“Horses” by Livia Llewellyn also deals with unwanted post-apocalyptic parenthood. It’s also the bleakest story in this collection, if not one of the bleakest I’ve ever read. Kingston is a soldier who learns she’s pregnant the morning before she and her fellow soldiers are ordered to launch the bomb that will essentially bring their world to an end. She finds her way to a bomb shelter, and tries to use her pregnancy as a sympathy card to gain entrance, then offers to have an abortion when her request is denied. She eventually gets in an has the baby, but the shelter is it’s own kind of hell. The ending is utter horror, and I thought the story critiqued the failure to take responsibility for life and the folly of bringing new life into a world defined by death.
Luckily not all the stories are so dismal. “The Books” by Kage Baker is a book lover’s delight. Told in the style of someone reciting a story to a group, it tells the tale of three children who discover a huge library in an abandoned city. It’s not only about the appreciation of books (especially in a world where no one writes or prints them anymore) but about storytelling itself. One of the characters is a boy who frames their experiences as fantastical adventures, and it’s because of him that they go out to explore the city on their own.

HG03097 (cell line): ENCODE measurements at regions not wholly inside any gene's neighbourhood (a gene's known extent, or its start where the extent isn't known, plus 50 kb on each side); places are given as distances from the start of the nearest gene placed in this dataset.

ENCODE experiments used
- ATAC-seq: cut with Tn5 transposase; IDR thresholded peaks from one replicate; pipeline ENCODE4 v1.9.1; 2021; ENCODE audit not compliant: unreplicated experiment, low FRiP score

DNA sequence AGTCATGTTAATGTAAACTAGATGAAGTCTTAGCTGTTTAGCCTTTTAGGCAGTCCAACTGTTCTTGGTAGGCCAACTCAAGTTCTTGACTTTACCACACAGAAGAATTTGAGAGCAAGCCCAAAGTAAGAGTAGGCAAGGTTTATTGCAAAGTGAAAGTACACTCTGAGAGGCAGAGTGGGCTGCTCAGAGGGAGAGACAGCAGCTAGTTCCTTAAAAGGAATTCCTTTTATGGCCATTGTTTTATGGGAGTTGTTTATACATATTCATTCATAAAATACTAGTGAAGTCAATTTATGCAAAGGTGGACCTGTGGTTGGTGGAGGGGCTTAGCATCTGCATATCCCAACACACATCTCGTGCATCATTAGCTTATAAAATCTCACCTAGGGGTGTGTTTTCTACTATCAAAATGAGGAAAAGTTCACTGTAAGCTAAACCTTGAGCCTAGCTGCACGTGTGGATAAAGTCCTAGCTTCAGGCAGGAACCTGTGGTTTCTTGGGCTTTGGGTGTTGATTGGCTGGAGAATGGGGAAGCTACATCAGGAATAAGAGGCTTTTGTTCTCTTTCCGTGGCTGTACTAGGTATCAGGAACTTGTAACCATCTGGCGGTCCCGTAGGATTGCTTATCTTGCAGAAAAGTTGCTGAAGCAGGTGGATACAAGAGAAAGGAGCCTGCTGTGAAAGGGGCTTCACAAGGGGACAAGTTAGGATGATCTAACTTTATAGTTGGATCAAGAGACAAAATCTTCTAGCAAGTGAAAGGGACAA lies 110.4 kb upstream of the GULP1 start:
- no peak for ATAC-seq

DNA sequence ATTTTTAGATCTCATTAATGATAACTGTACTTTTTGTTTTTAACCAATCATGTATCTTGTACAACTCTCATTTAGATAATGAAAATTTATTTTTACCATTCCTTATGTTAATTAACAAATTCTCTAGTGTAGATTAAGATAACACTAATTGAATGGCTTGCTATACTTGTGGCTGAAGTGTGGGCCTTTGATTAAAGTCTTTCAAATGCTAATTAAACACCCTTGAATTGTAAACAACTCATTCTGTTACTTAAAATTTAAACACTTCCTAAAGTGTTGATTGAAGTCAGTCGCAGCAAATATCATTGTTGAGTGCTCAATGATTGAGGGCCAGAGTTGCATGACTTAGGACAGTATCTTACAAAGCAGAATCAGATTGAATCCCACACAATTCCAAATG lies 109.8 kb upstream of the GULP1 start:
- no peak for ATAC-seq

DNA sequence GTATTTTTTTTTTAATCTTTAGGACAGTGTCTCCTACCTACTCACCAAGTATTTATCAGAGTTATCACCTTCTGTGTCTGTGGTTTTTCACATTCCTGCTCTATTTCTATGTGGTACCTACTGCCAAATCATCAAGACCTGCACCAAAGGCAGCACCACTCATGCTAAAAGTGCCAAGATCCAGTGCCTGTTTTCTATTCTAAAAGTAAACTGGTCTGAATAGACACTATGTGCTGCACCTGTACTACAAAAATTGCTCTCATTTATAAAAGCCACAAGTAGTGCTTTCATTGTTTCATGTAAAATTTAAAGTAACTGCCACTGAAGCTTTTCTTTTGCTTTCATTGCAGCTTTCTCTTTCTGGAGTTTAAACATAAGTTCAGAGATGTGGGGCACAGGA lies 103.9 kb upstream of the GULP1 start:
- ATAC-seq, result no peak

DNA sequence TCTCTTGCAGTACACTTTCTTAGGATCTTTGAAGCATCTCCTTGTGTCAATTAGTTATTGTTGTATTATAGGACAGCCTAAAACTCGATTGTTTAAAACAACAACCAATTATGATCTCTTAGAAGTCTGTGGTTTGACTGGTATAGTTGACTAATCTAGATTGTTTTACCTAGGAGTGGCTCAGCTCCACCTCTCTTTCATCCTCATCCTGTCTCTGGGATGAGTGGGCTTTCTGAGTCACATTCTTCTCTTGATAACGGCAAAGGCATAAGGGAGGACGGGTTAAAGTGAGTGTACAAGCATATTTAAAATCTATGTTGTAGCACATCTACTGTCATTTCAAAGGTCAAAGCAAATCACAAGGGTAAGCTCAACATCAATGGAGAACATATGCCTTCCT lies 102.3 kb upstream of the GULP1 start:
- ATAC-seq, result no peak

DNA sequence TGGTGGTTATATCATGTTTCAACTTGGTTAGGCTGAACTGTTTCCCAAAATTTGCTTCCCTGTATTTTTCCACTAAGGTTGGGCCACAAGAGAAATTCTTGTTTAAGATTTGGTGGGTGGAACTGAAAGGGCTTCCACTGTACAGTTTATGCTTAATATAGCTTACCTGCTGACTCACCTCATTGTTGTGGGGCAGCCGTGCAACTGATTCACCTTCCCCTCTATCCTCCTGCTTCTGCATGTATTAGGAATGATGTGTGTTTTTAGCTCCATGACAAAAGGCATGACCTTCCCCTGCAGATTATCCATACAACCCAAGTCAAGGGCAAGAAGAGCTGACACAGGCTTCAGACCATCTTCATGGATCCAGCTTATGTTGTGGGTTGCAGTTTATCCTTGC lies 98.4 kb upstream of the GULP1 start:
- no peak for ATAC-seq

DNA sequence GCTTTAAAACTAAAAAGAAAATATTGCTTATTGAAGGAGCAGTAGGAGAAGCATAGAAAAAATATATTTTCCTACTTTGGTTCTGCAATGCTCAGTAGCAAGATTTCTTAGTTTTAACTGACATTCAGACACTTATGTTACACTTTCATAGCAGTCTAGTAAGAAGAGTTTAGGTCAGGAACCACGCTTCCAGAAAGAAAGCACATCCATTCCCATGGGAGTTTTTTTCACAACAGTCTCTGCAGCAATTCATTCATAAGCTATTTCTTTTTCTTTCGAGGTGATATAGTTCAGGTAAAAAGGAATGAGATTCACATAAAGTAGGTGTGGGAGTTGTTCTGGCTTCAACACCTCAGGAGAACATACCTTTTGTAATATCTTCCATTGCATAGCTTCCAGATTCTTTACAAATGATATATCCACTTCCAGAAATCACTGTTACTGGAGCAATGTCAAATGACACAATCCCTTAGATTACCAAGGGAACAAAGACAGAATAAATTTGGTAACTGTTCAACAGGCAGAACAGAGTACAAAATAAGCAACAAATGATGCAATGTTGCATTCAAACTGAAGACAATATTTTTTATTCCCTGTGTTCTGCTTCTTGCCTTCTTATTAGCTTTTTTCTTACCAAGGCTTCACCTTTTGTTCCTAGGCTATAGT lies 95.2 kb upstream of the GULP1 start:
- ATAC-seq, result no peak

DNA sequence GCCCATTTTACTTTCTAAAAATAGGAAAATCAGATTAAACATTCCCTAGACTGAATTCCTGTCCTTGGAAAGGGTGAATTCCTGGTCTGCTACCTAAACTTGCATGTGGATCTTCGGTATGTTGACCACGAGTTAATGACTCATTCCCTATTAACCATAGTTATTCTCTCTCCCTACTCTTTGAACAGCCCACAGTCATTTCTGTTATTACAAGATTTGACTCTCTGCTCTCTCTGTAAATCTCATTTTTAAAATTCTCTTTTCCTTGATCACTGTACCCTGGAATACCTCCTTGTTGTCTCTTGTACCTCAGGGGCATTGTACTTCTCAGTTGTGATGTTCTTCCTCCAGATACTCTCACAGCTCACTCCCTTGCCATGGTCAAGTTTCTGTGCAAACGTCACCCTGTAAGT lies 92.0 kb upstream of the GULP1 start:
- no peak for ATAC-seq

“Never, Never, Three Times Never” by Simon Morden has a dreadful ‘villain’ and an ambiguous ending, but also features two of the most steadfast characters in the collection: a blind man and a woman in a wheelchair who have forged a loyal friendship that defies their odds in a ruined world. “True North” by M.J. Locke is the post-apocalyptic adventure story where a band of survivors journeys toward the promise of sanctuary. A man who wants to die after losing his wife finds fresh passion for life when he is ‘adopted’ by a band of children and the teenaged girl who leads and educates them. In another context, I might have found this story a bit sentimental, but good people and heartwarming stories become much more valuable after the world ends.
One of my favourite strong characters was in “Beat Me Daddy (Eight to the Bar)” by Cory Doctorow, featuring a band who uses the rhythm of automated planes flying overhead as part of their music. After biowarfare destroyed America, a group of survivors lives by scavenging the canned food and other supplies they dig out of the rubble. A newcomer arrives and encourages them to try gardening instead – a far more sustainable food option. But to grow food, she has to fight against those who think it’s stupid to waste time on a garden when there’s food just lying around in the rubble. When it’s pointed out that the cans will eventually run out, the reply is that “There’s plenty of rubble to go around” or “We’ll defend [this place] until the food runs out, then we’ll move on” and “Someone will take care of that”. The antagonistic characters in the story are interested only in having the martial strength to keep outsiders off the land they’ve claimed and, presumably, to take over a new area once the food runs out.